"Congress was finally able to come to an agreement late
yesterday, and the potential fallout from the debt ceiling was
avoided at the last minute," said Schaeffer's Senior Equity Analyst
Joe Bell, CMT. "While many view this as nothing more than just
pushing back the decision, the markets now have a little bit of
clarity for the time being. Today's market reaction was widely
mixed, as we're really starting to get into earnings season." The
Dow Jones Industrial Average (DJI)
was the session's laggard, while the
S&P 500 Index (SPX)
claimed new technical milestones.
Continue reading for more on today's market, including
A Fed leader offered his thoughts on the tapering topic, weekly
jobless claims fell less than expected, and a poorly received
earnings report for International Business Machines (
) triggered some negative analyst attention.
Dow Jones Industrial Average (DJI - 15,371.65)
tumbled to a session low of 15,229.02 at the sound of the opening
bell, and despite narrowing its losses throughout the day, the
index still finished 2.2 points lower. The Dow's 24 advancers were
led by American Express (
), which gained 5.1% on strong earnings, while International
Business Machines (
) paced the six decliners, as its own quarterly report spurred a
drop of 6.4%.
S&P 500 Index (SPX - 1,733.15)
fell at the start of the session, it muscled back into positive
territory later in the day to tag a new all-time intraday high of
1,733.45. By the end, the index was up 11.6 points, or 0.7% --
notching a record closing peak, as well. Not to be outdone, the
Nasdaq Composite (COMP - 3,863.15)
finished with a gain of 23.7 points, or 0.6%, and touched another
13-year intraday high of 3,863.49.
CBOE Volatility Index (VIX - 13.48)
spent the day in the red, dropping to a session nadir of 12.89
during the first hour of trading. By the time the dust settled, the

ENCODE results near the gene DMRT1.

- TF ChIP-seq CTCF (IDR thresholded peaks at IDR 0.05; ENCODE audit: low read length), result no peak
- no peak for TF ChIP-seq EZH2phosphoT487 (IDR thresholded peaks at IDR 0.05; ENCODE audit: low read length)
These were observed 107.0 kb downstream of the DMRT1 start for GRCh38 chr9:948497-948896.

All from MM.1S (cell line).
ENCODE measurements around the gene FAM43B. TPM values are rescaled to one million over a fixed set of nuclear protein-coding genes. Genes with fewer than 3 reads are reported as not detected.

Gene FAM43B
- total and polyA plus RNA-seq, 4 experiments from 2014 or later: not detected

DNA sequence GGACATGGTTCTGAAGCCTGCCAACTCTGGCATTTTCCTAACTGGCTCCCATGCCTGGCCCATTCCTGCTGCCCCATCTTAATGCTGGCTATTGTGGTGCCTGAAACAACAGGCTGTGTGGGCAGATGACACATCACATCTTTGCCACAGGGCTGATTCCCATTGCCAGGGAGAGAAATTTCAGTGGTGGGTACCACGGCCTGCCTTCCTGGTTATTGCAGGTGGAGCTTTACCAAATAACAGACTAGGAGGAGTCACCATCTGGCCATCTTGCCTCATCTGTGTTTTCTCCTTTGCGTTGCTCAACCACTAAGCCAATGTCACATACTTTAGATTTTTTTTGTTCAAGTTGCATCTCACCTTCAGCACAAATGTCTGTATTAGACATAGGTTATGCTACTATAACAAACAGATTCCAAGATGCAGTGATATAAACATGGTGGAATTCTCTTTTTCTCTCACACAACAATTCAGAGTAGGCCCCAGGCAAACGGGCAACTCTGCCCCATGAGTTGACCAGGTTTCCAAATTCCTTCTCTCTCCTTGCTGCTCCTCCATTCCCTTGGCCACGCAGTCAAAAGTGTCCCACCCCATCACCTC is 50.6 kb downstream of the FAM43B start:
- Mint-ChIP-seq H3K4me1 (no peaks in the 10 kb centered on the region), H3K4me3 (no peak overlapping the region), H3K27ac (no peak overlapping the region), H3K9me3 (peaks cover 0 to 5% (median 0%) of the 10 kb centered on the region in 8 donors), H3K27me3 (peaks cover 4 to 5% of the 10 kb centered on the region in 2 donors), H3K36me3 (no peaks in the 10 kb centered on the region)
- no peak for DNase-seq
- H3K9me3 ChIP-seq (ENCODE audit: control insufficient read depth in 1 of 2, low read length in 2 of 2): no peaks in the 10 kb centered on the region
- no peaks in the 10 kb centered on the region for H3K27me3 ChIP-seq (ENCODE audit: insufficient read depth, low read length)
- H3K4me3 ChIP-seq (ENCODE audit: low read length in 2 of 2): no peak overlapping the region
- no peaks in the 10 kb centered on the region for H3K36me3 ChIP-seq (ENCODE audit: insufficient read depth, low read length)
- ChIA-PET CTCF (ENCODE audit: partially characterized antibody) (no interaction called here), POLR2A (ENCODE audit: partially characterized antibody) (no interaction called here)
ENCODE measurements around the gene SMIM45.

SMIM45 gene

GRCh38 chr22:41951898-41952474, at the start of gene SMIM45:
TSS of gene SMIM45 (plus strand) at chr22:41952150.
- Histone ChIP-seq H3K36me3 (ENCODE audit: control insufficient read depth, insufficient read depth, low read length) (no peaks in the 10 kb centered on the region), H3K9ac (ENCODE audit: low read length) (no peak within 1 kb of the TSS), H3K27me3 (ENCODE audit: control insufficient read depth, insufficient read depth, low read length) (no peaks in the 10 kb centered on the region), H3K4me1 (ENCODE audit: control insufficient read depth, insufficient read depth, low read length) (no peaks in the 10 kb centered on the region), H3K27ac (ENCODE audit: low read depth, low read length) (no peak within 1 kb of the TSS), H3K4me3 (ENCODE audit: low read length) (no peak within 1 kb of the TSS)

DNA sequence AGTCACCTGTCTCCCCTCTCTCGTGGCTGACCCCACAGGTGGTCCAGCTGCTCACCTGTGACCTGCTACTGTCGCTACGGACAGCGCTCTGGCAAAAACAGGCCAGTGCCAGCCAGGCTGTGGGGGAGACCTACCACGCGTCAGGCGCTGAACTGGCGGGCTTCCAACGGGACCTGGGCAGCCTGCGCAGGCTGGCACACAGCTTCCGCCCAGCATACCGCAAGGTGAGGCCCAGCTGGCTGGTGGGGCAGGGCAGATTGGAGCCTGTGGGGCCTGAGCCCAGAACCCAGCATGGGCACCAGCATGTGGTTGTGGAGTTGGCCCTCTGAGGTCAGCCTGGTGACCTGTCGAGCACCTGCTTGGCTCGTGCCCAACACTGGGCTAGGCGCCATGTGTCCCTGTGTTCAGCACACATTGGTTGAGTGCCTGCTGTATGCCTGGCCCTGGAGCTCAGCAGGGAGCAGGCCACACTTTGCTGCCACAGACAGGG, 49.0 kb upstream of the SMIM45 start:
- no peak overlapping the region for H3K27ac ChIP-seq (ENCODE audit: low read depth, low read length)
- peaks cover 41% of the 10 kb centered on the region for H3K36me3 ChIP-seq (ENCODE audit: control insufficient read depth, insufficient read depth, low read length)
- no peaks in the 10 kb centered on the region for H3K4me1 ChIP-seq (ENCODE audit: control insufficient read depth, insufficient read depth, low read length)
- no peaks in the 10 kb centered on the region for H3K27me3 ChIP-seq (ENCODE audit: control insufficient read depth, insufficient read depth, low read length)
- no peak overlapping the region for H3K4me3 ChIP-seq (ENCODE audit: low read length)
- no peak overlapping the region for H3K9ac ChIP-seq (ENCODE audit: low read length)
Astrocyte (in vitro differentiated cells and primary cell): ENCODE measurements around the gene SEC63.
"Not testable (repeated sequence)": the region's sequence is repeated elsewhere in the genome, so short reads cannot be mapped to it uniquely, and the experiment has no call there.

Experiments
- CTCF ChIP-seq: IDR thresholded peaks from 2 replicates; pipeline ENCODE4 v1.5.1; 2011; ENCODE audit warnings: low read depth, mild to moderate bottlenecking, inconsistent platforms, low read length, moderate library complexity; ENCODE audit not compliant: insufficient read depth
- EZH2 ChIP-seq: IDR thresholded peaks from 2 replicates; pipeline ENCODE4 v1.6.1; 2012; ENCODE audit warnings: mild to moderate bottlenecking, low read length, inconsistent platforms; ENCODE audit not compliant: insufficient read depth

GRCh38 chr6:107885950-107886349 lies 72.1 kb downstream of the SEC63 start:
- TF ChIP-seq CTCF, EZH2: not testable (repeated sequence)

"fear barometer" was off 1.2 points, or 8.4% -- marking its lowest
finish since Sept. 20.
A Trader's Take
"The Washington drama might finally take a backseat to
earnings," Bell went on. "With the third-quarter earnings season
getting underway, it will be nice to have a little attention on
company performance, rather than political debates and press
3 Things to Know About Today's Market
- A last-minute
debt ceiling deal
may have put an end to the 16-day government shutdown, but as
President Barack Obama put it, "There are no winners here." After
signing off on the temporary bill to avoid default, the commander
in chief surmised that "the American people are completely fed up
with Washington," and called for Congress to take a "balanced
approach" on further budget negotiations to "free up resources
for things that do help the country grow."
- With the debt ceiling crisis (temporarily) out of the
has resumed. Charles Evans -- a voting member of the Federal Open
Market Committee (FOMC) -- noted that it's still too soon for the
central bank to start easing its bond-buying program. "The data
are still not definitive enough to say that now is the time to
adjust the QE3 flow purchase rate," said the Chicago Fed
president during a speech delivered at a real estate conference
in Madison, Wis.
- The Labor Department said
initial jobless claims
fell by 15,000 last week to a seasonally adjusted 358,000 --
surprising economists who were expecting a drop to 335,000.
However, this latest figure may be off due to computer issues in
California. Meanwhile, the four-week moving average for
first-time unemployment filings increased by 11,750 to 336,500.
5 Stocks We Were Watching Today
- A stronger-than-expected quarterly earnings report for
American Express (
triggered a round of bullish brokerage notes.
- Near-term traders wagered on a post-earnings move for
by snapping up front-month calls and puts.
International Business Machines (
received some downbeat analyst attention, after its quarterly
revenue fell short of consensus estimates.
- Short- and longer-term put players swarmed
Micron Technology (
, with both groups betting on a decline for the security.
- As earnings loom,
speculators placed bearish bets by purchasing November-dated put
For a look at today's options movers and commodities
activity, head to page 2.
A larger-than-anticipated spike in oil supplies dragged crude
futures lower today, along with concerns regarding the effect the
government shutdown will have on the economy. By the time the
closing bell rang, the November contract shaved off $1.62, or 1.6%,
to end at $100.67 per barrel -- the lowest settlement since July
Conversely, gold futures gained more ground, thanks to the 11th
hour debt ceiling deal reached by congressional leaders.
December-dated gold surged $40.70, or 3.2%, to finish at $1,323 an
ounce -- the malleable metal's highest close in more than a
All Rights Reserved. Unauthorized reproduction of any SIR publication is strictly prohibited.